Meditation art can be an active or passive way to experience greater mind-body balance and improve your sense of well-being. Learn more about meditation art and how to practice it.
by James Han
We often think of meditation as sitting cross-legged, closing your eyes and letting go of your thoughts and feelings as they arise. While this is certainly an effective way of meditating, there are myriad other forms of mindfulness that are equally powerful.
Meditation art is one such avenue that can help you experience greater presentness, stillness and relaxation.
Whether you’re harnessing the benefits of meditation art through the act of creation (practicing an art mindfully) or the act of appreciation (mindfully engaging with another’s work of art), we’ll offer tips in this article to help you better understand the technique and incorporate it into your daily routine.
Benefits of Meditation
Mental and physical stress increases the production of cortisol, the stress hormone, which can lead to inflammation and other negative effects if left unchecked. With stressors becoming more rampant and a reported 55% of Americans feeling stressed or anxious throughout the day, it’s never been more important to find natural ways to manage your body’s reaction to everyday triggers.
Through regular practice, meditation can be a kind of training that helps you focus, develop a deeper awareness of your body and your surroundings, and even reduce stress. According to one study, participants in an eight-week mindfulness program were able to reduce the effects of psychological stress through meditation. Other studies have indicated that meditation may cultivate more creative problem-solving skills, improve attention span and have a range of other benefits.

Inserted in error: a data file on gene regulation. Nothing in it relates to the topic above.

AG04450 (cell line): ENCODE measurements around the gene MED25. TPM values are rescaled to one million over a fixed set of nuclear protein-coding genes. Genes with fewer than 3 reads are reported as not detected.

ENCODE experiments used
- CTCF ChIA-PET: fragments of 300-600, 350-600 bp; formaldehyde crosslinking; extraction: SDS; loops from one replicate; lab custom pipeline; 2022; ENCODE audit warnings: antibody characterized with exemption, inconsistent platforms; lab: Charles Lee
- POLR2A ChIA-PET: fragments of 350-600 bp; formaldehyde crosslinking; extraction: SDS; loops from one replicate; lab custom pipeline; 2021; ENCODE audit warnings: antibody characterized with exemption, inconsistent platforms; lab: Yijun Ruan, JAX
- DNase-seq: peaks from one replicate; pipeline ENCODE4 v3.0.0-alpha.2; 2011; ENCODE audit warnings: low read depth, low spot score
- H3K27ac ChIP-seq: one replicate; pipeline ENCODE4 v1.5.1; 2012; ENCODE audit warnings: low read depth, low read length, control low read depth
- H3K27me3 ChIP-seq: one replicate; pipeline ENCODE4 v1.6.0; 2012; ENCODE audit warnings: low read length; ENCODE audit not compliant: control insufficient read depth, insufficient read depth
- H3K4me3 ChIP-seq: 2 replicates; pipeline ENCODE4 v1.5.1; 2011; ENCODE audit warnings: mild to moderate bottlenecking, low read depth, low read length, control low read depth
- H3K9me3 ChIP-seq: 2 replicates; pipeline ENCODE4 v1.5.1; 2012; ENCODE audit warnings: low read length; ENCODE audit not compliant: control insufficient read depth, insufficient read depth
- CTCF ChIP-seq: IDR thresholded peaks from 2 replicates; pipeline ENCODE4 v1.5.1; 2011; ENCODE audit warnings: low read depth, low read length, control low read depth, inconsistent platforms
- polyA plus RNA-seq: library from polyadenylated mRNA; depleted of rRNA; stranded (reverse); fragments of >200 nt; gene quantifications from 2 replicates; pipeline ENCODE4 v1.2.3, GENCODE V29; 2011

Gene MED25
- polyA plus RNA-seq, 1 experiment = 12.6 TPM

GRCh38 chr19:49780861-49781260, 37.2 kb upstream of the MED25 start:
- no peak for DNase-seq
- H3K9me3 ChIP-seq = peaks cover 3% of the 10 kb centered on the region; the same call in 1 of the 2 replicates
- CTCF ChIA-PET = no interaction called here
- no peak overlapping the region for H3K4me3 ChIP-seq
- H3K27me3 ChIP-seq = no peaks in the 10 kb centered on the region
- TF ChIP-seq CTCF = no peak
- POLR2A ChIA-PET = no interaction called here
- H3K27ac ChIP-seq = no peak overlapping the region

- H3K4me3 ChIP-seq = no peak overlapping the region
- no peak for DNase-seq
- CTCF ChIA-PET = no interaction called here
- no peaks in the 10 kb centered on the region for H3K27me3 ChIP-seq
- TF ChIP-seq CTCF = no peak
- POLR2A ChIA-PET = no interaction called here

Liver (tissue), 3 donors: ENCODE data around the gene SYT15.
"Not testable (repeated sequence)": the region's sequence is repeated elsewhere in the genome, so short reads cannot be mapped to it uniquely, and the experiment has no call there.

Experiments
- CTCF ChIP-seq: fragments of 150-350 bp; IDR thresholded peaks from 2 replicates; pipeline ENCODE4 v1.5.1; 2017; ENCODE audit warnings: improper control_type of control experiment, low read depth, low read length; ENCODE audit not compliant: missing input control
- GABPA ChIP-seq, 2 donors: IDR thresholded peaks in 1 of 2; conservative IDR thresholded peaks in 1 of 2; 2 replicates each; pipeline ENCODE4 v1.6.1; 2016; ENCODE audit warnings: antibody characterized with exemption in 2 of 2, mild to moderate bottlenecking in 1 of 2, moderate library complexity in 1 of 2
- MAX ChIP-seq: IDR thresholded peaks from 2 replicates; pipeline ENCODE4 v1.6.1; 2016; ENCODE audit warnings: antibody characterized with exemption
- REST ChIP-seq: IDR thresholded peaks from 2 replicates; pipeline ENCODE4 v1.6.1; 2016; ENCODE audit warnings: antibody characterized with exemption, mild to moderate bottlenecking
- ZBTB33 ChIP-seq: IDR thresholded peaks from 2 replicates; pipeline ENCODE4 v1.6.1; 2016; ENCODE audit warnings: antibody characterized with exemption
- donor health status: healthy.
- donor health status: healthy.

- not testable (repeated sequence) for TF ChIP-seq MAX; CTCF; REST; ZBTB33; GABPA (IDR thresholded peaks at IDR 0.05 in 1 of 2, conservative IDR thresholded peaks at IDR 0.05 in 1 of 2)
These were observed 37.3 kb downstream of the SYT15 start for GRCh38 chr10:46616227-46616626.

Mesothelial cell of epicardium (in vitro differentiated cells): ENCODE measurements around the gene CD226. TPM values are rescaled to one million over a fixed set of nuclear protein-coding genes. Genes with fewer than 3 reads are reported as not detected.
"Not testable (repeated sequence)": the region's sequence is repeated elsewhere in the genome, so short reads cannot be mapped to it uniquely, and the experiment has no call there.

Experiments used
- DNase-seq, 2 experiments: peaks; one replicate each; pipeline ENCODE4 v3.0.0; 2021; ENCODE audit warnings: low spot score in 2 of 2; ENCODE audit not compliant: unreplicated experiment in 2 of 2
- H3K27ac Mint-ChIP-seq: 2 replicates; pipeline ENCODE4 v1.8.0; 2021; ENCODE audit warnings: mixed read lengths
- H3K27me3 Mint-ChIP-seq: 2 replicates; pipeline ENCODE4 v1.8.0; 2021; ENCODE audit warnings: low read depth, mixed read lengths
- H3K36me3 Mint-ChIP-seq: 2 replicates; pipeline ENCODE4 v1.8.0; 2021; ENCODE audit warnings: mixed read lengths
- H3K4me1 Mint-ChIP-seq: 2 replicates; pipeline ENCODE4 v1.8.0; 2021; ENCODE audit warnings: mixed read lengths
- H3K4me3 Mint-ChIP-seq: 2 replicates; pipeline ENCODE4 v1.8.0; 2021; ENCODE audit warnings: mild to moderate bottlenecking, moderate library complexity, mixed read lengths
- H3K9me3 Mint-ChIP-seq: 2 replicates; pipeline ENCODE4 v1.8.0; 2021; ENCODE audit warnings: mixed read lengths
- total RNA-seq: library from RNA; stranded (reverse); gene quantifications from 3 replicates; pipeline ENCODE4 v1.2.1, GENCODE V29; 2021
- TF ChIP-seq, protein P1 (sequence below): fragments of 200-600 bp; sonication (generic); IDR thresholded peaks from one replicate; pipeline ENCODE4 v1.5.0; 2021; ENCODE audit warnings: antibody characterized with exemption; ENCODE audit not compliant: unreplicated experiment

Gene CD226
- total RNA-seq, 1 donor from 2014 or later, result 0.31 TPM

What Is Meditation Art?
Artists have known about the meditative qualities of their craft for thousands of years, but modern-day meditation art emphasizes the therapeutic potential of creative expression rather than the pressure of actually producing a technically groundbreaking or impressive song, painting, photograph or other work. In other words, meditation art is nothing more than creating or appreciating art in a mindful way. It’s a practice that anyone can enjoy, regardless of their talent, knowledge or skill.
According to Louise Bourgeois, a French-American artist, making art is “a tool for coping with overwhelming emotion,” a therapy that can help you connect with yourself more deeply, allow you to access greater flow and freedom, and center your mind. Similarly, immersing yourself in another’s work of art, whether it’s an image on your computer screen, a print on your wall or a sculpture at a gallery, can help you access a state of higher consciousness where your surroundings fall away and the art itself becomes an entry point to heightened awareness.
How to Practice Meditation Art
Meditation art is a flexible practice that you can practice virtually anywhere, anytime and for as long as you want. Here are some tips on how to get started.
Creating Art Mindfully